September 22, 2010- http://www.gather.com/viewArticle.action?articleId=281474978539098
Hegel famously proclaimed that “history is a dialectic,” that is, a dialogue between people who may hold differing views, but who seek to accomplish a basis of truth by debating together. In other words, history has no discernible truth, but more closely attains the overall goal of “truth” through discussion from all of the voices of history and their personal accounts of what happened.
This quotation of Hegel’s is often cited in the context of discussions about the literary canon, or the “western canon,” as some refer to it. The term “Western canon” is used to denote the selection of books, music, art and general cultural that have most influenced the shape ofWestern civilization and culture over time.
As demonstrated, a simple search on Wikipedia for either of these terms will tell you much about what they are. However, Wikipedia doesn’t explicitly tell us is that it is also holding the record of how the modern canon is determined, and how the truth of history is being determined by the myriad of voices which contribute to it everyday.
A recent Bits blog from the New York Times mentioned the trail of edits that the Internet provides to anyone who is looking for it. James Bridle, founder of BookTwo is particularly interested in what the future of literature holds, but also how that discussion is playing out and how we can track where the discussion has been. In one of his recent entries Bridle points out that although an article on Wikipedia may tell a specific story, the edits show a process of opinion, correction, and the potential biases of each writer. In this respect Wikipedia, and every constantly updated website represents an archive of evolving information over time. What interests Bridle is the offer of two distinct stories: one that is front-facing to the reader and one that reveals the behind-the-scenes editing, writing and creative process.
To illustrate the point, Bridle selected the topic of the Iraq war as an entry in the Wikipedia canon and had all of the history of the entries surrounding the Iraq War published into physical volumes. In his entry, Bridle writes, “This particular book — or rather, set of books — is every edit made to a single Wikipedia article, The Iraq War, during the five years between the article’s inception in December 2004 and November 2009, a total of 12,000 changes and almost 7,000 pages.” Bridle notes that the entire set comes to twelve volumes, which nearly approximates the size of a traditional encyclopedia.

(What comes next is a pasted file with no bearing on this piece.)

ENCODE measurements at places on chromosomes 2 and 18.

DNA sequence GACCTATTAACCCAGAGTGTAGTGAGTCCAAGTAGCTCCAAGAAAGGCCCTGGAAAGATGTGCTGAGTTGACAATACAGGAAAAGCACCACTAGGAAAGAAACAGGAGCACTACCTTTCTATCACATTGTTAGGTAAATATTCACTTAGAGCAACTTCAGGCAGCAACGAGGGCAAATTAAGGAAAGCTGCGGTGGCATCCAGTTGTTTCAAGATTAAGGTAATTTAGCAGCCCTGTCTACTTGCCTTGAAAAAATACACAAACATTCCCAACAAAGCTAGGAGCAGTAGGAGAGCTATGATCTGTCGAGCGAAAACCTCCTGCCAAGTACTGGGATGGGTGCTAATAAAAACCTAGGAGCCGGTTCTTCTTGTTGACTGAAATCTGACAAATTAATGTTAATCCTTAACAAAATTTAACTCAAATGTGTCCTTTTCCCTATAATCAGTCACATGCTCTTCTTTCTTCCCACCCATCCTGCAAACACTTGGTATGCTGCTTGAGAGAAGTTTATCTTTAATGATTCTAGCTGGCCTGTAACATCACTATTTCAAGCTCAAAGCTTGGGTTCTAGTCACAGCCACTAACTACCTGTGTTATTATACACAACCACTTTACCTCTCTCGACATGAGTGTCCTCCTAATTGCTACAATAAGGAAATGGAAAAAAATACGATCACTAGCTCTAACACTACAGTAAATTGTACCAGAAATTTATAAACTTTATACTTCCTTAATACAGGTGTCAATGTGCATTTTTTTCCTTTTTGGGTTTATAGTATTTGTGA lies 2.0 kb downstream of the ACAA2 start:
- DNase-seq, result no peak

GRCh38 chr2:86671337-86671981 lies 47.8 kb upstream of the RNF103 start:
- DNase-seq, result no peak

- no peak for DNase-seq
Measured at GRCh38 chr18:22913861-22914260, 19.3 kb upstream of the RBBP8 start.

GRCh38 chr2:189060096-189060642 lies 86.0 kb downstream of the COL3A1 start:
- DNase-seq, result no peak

Which brings us to the favorite comparison of Wikipedia and your parents’ Encyclopedia. Is one or the other more reliable? Who gets to decide what is a part of the overall Western canon? Shouldn’t we all be alarmed by a process in which a child may be permitted to contribute to an online encyclopedia which many now claim is an expert source?
In fact, Bridle’s point reminds us of a standard strategy employed to defend the credibility of Wikipedia and its process against its would-be detractors. The strategy is to cite a story central to the process under which the Oxford English Dictionary was compiled in the 19th century. Simon Winchester’s book, The Professor and the Madman: A Tale of Murder, Insanity, and the Making of The Oxford English Dictionary details a Jekyll and Hyde story of the brilliant but clinically insane Dr. W.C. Minor who provided thousands of entries to the editors of the OED while he was committed at the Broadmoor Criminal Lunatic Asylum. In other words, if a mad man may contribute significantly to a tome of the English language which is still very much the authoritative text today, why can a perfectly sane pre-teen not contribute to the modern canon of information about frogs, Major League Baseball, or global warming?Should we be preventing anyone from contributing to the ever-evolving conversation about what is truth and what is history?
As sites such as Twournal –which offers the Narcissistic boon of publishing your very own Tweets through time in print form– begin to proliferate, each of us can possess our very own piece of the modern web canon, whether in print or online. As Twournal describes itself, “Over time tweets can tell a story or remind us of moments. In 20 years we don’t know whether twitter will be around but your Twournal will be. Who knows maybe your great grandkids will dig it up in the attic in the next century.”
That means that each of us now has access to print a credible-looking book of our own (often misspelled) musings and meanderings as representative of history, according to us. Yet in the absence of a forum in which people can engage with our Tweeted observations, there’s no real dialectic. It therefore seems safe to conclude that Hegel would have preferred Wikipedia to Twitter, or to your Twournal.